11. JSON serialization: In ASP.NET Core uses the System.Text library by default.Json instead of Newtonsoft. Json. Microsoft claims that it runs faster than its predecessor, but unlike the latter, it doesn’t support much of what Newtonsoft does.Json was able to do out of the box without any programmer involvement. It’s good that you can switch back to Newtonsoft. Json. This is exactly what I did when I found out that most of the serialization in the Web API was broken, and it is very difficult to get it back into working order using a new library, if possible. Learn more about using Newtonsoft.You can read the Json here.

12. the old project used Typescript 2.3. I had to Tinker with connecting it, I needed to install Node.JS, choose the correct version of the Microsoft package.TypeScript. MSBuild, add and configure tsconfig. json, correct the definitions file for the Knockout library, and add directives in some places //@ts-ignore.

13. The code for forcing HTTPS support is enabled automatically when this option is enabled in the project wizard. The old code that uses the HttpsOnly custom attribute has been removed.

14. all low-level actions, such as getting parameters from the request body, request URL, HTTP Headers, and HttpContext, required changes, because the API for accessing them has changed compared to ASP.NET MVC. The work would have been noticeably less if the old project had used standard binding mechanisms more often through the parameters of actions (Actions) and controllers (Controllers).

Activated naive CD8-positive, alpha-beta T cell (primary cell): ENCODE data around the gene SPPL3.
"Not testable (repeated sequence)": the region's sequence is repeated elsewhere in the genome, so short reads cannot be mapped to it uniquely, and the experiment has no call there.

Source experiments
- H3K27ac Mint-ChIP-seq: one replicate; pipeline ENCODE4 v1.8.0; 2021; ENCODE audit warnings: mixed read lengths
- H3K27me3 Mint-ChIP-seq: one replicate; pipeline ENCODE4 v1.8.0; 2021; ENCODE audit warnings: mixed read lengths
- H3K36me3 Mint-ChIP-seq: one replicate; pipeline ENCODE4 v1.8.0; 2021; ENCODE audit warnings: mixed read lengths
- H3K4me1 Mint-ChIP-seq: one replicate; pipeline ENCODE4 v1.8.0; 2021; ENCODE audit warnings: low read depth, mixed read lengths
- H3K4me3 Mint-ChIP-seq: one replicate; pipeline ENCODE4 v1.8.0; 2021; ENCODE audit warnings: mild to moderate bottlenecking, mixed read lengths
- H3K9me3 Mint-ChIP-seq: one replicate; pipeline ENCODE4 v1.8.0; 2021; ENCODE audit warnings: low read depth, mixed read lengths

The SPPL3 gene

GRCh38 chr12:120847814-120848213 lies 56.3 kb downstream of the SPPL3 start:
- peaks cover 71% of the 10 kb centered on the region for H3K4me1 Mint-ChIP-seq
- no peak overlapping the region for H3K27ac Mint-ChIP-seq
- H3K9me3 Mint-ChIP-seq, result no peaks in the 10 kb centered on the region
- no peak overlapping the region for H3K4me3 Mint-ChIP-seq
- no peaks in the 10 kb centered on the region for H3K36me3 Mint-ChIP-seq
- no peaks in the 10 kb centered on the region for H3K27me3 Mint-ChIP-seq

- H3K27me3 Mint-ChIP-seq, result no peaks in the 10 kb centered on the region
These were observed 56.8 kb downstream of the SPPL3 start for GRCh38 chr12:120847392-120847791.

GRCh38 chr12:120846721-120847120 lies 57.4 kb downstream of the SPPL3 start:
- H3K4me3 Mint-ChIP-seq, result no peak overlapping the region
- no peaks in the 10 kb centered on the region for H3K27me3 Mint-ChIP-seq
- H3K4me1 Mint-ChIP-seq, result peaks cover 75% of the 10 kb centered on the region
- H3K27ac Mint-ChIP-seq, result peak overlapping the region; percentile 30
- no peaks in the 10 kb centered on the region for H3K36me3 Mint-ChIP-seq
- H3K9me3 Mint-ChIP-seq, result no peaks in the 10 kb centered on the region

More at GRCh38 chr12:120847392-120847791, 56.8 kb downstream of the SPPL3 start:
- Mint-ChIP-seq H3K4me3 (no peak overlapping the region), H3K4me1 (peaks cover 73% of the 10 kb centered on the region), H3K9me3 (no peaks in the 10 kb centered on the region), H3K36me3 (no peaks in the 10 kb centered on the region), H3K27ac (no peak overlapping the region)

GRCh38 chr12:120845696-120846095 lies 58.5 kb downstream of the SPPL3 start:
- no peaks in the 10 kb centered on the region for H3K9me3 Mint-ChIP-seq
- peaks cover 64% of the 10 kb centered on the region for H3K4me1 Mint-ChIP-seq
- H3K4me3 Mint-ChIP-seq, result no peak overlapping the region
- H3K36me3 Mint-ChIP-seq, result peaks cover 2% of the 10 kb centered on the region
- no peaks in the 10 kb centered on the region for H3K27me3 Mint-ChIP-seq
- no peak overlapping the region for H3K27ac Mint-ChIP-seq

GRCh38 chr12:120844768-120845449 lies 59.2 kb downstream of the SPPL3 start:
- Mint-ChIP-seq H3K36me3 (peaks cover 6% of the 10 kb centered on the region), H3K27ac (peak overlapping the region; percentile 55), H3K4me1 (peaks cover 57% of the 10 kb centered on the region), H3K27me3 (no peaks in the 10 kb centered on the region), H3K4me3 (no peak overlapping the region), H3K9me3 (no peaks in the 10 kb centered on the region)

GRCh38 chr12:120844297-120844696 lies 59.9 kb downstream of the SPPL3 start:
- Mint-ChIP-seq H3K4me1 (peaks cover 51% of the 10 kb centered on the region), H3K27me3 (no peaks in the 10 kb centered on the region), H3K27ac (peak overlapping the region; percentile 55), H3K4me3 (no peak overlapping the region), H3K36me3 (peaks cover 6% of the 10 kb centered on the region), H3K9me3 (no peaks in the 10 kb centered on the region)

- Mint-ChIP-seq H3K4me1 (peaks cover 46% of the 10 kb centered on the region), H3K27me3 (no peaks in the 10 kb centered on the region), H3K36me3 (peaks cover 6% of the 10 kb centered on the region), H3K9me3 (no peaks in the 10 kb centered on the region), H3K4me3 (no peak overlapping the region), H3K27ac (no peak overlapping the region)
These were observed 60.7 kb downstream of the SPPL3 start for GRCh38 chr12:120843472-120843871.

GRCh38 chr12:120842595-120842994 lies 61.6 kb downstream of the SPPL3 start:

15. Swagger was added using the Swashbuckle library.AspNetCore.Swagger.

16. the non-Standard authentication mechanism required refactoring to bring it to a standard form.

The number of changes was very large, so it was often necessary to leave only one controller and make it work properly. We then added others gradually, following the principle of step-by-step changes.

What should I do with specific Azure services?

After switching to ASP.NET Core had to get rid of Azure services. You could either choose solutions that do not depend on the cloud platform, or find something suitable from the GCP list. Benefit from the many services there are direct alternatives to other cloud providers.

We decided to replace Azure Service Bus with Redis Pub/Sub on the urgent recommendation of the customer. This is a fairly simple tool, but not as powerful and flexible as, for example, RabbitMQ. But for our simple scenario, it was enough, and this choice was supported by the fact that Redis was already used in the project. Time has confirmed that the decision was correct. The logic of working with the queue was abstracted and separated into two classes, one of which implements sending an arbitrary object, the other receives messages and passes them for processing. It took only a few hours to allocate these objects, and if Redis Pub/Sub itself suddenly needs to be replaced, then this will be very simple.

Azure Blobs have been replaced with GCP Blobs. The solution is obvious, but there is still a difference in the functionality of the services: GCP Blobs does not support adding data to the end of an existing BLOB. In our project, such a BLOB was used to create similar logs in CSV format. On the Google platform, we decided to record this information in the Google Cloud operations suite, formerly known as Stackdriver.

Azure Table Storage was used to record application logs and access them from the Web Portal. There was a self-written logger for this purpose. We decided to bring this process in line with Microsoft’s best practices, i.e. use their ILogger interface. In addition, a library for structural logging Serilog was introduced. In GCP, logging was configured in Stackdriver.